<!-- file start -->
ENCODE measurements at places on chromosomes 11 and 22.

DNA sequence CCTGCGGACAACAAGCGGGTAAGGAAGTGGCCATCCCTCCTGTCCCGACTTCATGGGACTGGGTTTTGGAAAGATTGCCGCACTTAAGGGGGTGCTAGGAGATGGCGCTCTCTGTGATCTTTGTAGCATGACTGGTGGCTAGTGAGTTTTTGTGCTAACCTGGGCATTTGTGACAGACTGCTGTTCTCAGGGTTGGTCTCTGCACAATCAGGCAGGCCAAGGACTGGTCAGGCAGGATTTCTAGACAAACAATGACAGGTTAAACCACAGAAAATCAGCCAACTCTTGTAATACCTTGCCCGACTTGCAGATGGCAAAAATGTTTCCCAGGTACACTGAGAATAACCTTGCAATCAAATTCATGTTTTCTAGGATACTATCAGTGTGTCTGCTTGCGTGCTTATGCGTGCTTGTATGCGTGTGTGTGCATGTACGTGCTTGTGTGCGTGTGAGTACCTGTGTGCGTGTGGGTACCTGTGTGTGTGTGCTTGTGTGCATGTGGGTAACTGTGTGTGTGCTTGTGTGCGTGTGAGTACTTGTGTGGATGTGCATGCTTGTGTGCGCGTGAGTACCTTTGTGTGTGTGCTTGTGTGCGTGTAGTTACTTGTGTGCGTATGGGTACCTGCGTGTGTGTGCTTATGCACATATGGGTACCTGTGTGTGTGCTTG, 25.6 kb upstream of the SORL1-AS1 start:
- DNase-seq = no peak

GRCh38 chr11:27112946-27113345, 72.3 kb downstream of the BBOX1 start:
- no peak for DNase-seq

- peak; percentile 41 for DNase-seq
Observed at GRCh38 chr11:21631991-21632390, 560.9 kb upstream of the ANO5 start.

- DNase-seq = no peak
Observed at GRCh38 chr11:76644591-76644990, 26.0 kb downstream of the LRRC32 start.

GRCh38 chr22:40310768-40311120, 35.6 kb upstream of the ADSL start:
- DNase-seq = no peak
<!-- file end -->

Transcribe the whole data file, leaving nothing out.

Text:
ENCODE measurements at places on chromosomes 11 and 22.

DNA sequence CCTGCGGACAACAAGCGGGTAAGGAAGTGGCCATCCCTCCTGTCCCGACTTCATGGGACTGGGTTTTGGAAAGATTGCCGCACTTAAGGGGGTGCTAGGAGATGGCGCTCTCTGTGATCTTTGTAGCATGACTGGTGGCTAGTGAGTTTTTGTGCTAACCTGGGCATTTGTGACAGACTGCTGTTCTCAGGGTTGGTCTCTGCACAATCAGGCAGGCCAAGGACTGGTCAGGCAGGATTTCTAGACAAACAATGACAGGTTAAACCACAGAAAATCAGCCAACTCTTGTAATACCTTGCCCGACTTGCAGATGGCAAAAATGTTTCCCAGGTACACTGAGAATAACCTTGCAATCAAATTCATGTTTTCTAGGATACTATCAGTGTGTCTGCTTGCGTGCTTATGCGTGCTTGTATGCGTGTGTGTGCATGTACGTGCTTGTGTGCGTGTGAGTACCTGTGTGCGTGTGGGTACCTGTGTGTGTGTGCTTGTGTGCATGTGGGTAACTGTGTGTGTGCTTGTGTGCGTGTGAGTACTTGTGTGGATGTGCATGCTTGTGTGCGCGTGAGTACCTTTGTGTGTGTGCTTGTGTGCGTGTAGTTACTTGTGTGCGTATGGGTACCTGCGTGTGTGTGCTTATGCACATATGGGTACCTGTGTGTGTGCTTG, 25.6 kb upstream of the SORL1-AS1 start:
- DNase-seq = no peak

GRCh38 chr11:27112946-27113345, 72.3 kb downstream of the BBOX1 start:
- no peak for DNase-seq

- peak; percentile 41 for DNase-seq
Observed at GRCh38 chr11:21631991-21632390, 560.9 kb upstream of the ANO5 start.

- DNase-seq = no peak
Observed at GRCh38 chr11:76644591-76644990, 26.0 kb downstream of the LRRC32 start.

GRCh38 chr22:40310768-40311120, 35.6 kb upstream of the ADSL start:
- DNase-seq = no peak